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article imageCarnivorous mushroom provides insight into human immune system

By Tim Sandle     Feb 9, 2015 in Science
Scientists have been examining how edible oyster mushrooms eat spiders and roundworms. The proteins at play are similar to those found in the human immune system. So, what can we learn?
Edible oyster mushrooms incapacitate their “prey” using proteins that punch their way into cells. This leaves small and poisonous holes. This has been shown by a science team who deployed a synchrotron light and cryo-electron microscope to visualise the activity of a protein called pleurotolysin. The protein binds to the surface of an object, like a spider, and punches a hole in it. This either kills are cell directly or opens the cell up to be killed by other proteins.
Pleurotus ostreatus, the oyster mushroom, is a common edible mushroom. It is a popular wild mushroom that people forage for. It has the bittersweet aroma of benzaldehyde (which is also characteristic of anise or almonds).
The advanced imaging allowed the researchers to view how the pleurotolysin protein moved. The protein undergoes are complex series of unfolding and refolding movements, and this mechanism is used to punch a hole in the target cell.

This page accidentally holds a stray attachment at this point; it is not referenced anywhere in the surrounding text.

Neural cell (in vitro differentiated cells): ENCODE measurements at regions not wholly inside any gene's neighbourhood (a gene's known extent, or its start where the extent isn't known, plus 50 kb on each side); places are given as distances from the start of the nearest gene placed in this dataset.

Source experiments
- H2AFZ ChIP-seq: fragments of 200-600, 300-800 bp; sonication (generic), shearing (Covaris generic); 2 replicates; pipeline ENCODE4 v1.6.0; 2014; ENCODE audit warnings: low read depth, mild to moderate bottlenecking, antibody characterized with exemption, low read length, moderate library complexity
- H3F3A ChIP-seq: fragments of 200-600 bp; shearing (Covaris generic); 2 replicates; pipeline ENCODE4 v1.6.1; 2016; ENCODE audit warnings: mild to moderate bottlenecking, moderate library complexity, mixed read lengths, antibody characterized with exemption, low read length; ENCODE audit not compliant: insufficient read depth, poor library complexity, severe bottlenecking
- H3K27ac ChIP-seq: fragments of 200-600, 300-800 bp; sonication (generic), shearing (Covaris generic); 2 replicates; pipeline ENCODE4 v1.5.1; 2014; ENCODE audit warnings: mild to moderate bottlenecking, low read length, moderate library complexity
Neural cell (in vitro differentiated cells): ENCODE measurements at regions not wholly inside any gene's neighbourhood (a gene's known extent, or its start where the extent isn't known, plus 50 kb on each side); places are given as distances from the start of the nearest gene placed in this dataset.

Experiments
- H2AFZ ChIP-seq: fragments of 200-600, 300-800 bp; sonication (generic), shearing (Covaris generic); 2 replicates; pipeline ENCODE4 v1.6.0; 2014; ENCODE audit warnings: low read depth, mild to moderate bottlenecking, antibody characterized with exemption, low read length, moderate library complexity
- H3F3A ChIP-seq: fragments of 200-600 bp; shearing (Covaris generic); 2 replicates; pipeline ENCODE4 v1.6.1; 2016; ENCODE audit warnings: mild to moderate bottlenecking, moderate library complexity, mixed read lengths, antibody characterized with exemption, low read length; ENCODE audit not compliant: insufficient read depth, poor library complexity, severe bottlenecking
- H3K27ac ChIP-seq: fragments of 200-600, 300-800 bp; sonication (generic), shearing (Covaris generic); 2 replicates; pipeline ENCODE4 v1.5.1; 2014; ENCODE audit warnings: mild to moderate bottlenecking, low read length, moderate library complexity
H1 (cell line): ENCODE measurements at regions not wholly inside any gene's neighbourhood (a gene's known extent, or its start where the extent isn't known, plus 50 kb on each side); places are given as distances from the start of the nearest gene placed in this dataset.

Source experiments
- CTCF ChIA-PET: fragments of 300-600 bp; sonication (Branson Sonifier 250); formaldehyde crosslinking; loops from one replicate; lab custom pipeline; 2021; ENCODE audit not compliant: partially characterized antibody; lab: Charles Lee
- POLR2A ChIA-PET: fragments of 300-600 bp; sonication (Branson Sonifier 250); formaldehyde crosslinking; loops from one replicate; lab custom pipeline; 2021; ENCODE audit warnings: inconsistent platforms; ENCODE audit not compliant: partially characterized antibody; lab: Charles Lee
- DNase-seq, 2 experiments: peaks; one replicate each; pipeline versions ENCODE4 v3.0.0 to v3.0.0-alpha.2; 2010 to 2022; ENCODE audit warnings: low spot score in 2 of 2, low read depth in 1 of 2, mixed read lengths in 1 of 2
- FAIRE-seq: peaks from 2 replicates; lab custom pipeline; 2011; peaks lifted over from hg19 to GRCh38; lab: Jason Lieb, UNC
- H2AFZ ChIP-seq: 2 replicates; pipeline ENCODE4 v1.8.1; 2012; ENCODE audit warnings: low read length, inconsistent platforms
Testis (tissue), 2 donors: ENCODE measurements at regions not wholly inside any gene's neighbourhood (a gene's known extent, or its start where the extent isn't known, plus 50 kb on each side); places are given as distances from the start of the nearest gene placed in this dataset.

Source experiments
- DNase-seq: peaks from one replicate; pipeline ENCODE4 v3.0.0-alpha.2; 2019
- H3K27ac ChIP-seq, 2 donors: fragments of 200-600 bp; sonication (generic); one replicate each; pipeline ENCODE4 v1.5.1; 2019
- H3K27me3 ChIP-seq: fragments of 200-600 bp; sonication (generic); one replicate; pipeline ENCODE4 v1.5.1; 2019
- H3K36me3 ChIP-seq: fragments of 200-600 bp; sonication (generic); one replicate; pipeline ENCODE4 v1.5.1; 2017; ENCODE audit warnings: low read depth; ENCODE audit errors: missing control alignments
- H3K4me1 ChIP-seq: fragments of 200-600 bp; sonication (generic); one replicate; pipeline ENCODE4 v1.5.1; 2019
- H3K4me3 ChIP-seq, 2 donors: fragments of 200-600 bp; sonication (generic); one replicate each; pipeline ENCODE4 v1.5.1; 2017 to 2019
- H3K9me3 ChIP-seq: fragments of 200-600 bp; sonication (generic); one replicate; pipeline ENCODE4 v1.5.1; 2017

What is remarkable is that the mechanism is similar to that shown by our immune system. The researchers want to apply this knowledge to the mammalian cell. Thus by pinpointing the activities of the protein in the mushroom this could open the way to new drug targets as well as new techniques for medicine, agriculture, genetic engineering and nano-engineering. The research could also, one day, be of benefit to people with poorly functioning immune systems.
The findings have been published in the journal PLOS Biology, and the paper is titled “Conformational Changes during Pore Formation by the Perforin-Related Protein Pleurotolysin.”
More about Carnivorous mushroom, Cancer, oyster mushrooms, Protein
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